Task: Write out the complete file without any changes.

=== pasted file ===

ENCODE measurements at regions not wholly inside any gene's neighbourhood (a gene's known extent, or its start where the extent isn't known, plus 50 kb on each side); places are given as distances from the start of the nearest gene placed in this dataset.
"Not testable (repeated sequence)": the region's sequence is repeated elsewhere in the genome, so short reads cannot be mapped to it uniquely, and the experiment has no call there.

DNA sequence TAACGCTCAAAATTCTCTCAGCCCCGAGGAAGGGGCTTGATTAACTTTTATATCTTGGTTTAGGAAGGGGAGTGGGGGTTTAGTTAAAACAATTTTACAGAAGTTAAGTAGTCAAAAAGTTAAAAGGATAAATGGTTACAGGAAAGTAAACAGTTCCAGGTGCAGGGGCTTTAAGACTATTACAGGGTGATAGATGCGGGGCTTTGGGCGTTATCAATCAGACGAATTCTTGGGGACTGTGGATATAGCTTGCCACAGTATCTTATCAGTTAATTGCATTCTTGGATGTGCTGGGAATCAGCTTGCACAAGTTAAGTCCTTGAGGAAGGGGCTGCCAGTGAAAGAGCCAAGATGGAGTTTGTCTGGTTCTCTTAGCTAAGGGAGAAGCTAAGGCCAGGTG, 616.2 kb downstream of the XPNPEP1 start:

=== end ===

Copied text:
ENCODE measurements at regions not wholly inside any gene's neighbourhood (a gene's known extent, or its start where the extent isn't known, plus 50 kb on each side); places are given as distances from the start of the nearest gene placed in this dataset.
"Not testable (repeated sequence)": the region's sequence is repeated elsewhere in the genome, so short reads cannot be mapped to it uniquely, and the experiment has no call there.

DNA sequence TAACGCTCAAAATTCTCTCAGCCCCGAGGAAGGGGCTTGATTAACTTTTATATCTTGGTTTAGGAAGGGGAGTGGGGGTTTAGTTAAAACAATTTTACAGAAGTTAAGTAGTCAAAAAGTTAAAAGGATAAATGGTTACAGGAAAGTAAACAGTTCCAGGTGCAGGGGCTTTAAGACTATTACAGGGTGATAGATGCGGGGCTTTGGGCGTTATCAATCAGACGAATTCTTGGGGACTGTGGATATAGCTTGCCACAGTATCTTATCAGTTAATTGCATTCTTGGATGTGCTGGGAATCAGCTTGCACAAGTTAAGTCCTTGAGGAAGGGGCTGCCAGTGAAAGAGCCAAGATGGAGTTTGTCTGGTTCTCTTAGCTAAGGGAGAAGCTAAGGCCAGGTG, 616.2 kb downstream of the XPNPEP1 start: